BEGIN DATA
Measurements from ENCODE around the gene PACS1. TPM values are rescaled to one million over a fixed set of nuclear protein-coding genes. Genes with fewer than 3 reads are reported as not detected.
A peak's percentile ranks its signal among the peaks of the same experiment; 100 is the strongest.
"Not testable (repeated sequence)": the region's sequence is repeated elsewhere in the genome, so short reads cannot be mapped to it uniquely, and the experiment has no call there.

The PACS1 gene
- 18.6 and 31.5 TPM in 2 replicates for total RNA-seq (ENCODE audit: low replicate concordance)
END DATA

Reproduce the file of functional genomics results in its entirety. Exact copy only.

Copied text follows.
Measurements from ENCODE around the gene PACS1. TPM values are rescaled to one million over a fixed set of nuclear protein-coding genes. Genes with fewer than 3 reads are reported as not detected.
A peak's percentile ranks its signal among the peaks of the same experiment; 100 is the strongest.
"Not testable (repeated sequence)": the region's sequence is repeated elsewhere in the genome, so short reads cannot be mapped to it uniquely, and the experiment has no call there.

The PACS1 gene
- 18.6 and 31.5 TPM in 2 replicates for total RNA-seq (ENCODE audit: low replicate concordance)